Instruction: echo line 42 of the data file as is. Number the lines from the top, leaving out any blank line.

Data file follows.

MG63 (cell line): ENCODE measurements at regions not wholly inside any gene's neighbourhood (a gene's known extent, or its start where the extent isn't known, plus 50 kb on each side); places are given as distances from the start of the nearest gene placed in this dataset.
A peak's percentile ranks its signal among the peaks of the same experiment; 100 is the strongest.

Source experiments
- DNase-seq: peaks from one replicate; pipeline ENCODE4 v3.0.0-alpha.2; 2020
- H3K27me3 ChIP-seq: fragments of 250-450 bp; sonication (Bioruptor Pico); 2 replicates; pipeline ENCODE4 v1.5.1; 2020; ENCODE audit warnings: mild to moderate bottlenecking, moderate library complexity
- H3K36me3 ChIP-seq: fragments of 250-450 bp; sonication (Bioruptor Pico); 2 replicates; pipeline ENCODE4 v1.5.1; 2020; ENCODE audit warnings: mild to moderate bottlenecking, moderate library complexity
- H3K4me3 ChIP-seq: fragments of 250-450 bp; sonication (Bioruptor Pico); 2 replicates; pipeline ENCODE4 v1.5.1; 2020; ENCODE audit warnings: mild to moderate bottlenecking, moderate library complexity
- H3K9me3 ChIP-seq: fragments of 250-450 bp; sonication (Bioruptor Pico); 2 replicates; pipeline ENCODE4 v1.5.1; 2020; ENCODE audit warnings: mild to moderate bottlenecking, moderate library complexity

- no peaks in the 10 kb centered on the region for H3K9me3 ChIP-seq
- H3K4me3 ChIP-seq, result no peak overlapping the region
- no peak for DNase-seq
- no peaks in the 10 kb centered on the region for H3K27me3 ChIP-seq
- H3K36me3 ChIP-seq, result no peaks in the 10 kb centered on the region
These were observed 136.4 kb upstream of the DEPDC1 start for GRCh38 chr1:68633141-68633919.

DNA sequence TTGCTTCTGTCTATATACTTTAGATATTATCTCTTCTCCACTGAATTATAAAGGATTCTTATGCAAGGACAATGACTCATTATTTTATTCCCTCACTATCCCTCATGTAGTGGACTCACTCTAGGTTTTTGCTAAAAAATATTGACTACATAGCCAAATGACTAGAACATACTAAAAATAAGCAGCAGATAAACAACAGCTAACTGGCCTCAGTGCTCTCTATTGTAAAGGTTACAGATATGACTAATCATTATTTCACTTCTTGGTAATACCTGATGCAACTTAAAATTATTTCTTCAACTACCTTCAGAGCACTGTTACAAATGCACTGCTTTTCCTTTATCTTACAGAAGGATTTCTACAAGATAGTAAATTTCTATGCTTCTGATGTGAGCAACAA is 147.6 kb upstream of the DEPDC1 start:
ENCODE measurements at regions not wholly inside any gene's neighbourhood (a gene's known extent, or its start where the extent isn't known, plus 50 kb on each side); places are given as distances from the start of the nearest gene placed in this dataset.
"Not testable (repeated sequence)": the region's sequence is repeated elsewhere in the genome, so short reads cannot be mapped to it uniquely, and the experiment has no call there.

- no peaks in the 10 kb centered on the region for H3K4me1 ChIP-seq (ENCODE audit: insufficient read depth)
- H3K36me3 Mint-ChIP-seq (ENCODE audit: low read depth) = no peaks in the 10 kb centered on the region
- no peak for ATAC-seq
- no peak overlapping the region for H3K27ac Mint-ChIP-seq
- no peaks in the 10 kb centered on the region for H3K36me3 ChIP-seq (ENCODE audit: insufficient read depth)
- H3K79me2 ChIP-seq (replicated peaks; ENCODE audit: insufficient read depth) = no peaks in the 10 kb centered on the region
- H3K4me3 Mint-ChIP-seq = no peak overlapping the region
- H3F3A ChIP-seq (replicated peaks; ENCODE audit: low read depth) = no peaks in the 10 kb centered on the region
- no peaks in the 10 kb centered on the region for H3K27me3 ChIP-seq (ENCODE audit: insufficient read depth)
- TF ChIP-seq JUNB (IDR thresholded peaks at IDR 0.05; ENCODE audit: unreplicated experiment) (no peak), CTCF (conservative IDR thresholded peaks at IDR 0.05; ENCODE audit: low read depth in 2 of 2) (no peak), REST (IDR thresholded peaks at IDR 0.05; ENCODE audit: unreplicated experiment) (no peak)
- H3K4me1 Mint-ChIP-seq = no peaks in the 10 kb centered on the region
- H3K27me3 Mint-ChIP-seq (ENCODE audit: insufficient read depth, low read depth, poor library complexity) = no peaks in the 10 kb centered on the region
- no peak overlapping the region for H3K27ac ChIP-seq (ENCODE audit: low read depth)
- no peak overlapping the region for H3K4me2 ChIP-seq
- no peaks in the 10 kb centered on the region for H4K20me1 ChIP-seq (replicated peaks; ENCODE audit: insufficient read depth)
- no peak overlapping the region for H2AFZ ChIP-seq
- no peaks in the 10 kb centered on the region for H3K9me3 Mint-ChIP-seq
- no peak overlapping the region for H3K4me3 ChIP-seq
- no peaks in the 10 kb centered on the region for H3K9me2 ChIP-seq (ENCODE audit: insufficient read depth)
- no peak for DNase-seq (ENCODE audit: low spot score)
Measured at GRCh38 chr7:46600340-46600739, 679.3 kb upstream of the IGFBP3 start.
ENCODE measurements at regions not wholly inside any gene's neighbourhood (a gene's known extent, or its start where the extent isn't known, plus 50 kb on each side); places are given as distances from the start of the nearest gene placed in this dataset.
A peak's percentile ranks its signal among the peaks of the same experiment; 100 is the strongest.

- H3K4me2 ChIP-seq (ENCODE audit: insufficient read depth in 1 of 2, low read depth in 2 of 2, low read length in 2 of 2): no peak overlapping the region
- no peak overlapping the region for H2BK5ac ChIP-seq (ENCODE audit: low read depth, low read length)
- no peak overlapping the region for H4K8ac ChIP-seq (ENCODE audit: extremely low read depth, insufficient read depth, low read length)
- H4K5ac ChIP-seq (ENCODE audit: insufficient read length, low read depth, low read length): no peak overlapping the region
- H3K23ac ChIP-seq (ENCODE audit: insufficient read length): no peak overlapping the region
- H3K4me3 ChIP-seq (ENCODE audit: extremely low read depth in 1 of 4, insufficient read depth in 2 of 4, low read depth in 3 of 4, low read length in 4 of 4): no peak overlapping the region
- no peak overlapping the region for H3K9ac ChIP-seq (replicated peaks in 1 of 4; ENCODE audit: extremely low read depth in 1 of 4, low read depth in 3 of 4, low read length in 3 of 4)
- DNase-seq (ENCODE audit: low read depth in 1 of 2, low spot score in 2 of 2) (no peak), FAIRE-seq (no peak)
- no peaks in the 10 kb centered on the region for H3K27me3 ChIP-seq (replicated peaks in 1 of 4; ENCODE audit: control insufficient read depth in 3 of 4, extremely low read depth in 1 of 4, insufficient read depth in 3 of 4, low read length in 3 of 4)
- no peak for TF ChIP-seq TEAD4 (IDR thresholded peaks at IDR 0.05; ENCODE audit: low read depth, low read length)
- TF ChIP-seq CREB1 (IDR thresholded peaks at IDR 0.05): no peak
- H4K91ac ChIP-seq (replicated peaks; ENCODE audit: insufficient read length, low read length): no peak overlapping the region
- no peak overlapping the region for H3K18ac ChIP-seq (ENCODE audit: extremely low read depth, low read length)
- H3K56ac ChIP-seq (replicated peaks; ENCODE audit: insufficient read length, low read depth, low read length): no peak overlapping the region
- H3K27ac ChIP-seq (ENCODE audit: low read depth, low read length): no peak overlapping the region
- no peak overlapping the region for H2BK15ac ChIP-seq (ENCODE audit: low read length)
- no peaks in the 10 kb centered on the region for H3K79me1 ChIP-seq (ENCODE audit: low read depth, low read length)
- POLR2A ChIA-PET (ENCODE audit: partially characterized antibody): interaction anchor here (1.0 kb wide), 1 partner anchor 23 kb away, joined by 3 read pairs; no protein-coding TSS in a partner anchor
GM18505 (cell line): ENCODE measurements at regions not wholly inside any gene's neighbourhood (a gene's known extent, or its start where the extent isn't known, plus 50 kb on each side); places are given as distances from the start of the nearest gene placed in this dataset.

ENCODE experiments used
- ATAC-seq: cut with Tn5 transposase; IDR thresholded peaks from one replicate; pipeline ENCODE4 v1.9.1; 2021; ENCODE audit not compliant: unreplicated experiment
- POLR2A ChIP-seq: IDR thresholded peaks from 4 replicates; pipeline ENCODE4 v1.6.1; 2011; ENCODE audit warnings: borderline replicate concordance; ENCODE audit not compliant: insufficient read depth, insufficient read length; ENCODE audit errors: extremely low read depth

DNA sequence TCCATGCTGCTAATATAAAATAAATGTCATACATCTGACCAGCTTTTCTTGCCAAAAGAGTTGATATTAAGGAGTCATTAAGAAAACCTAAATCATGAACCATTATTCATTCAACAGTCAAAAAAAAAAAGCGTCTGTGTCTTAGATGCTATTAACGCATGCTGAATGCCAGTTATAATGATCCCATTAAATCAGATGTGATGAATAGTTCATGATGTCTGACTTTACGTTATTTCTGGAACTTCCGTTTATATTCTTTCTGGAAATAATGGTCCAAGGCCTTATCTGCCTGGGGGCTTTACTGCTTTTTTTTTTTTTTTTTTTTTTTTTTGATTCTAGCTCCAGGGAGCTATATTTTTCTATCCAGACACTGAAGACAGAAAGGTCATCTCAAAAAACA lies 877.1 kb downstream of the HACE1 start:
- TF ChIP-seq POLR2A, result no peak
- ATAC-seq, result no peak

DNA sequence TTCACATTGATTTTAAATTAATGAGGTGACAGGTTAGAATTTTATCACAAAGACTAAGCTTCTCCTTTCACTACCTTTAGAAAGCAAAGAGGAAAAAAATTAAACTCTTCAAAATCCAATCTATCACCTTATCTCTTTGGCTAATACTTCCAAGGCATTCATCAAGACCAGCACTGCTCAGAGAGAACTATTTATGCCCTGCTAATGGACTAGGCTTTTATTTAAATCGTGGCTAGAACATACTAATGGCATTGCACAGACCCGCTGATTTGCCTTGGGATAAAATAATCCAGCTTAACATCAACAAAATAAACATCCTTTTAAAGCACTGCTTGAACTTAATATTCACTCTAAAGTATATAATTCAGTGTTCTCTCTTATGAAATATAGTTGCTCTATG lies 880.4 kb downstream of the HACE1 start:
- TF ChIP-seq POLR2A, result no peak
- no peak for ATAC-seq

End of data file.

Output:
- no peak overlapping the region for H2BK5ac ChIP-seq (ENCODE audit: low read depth, low read length)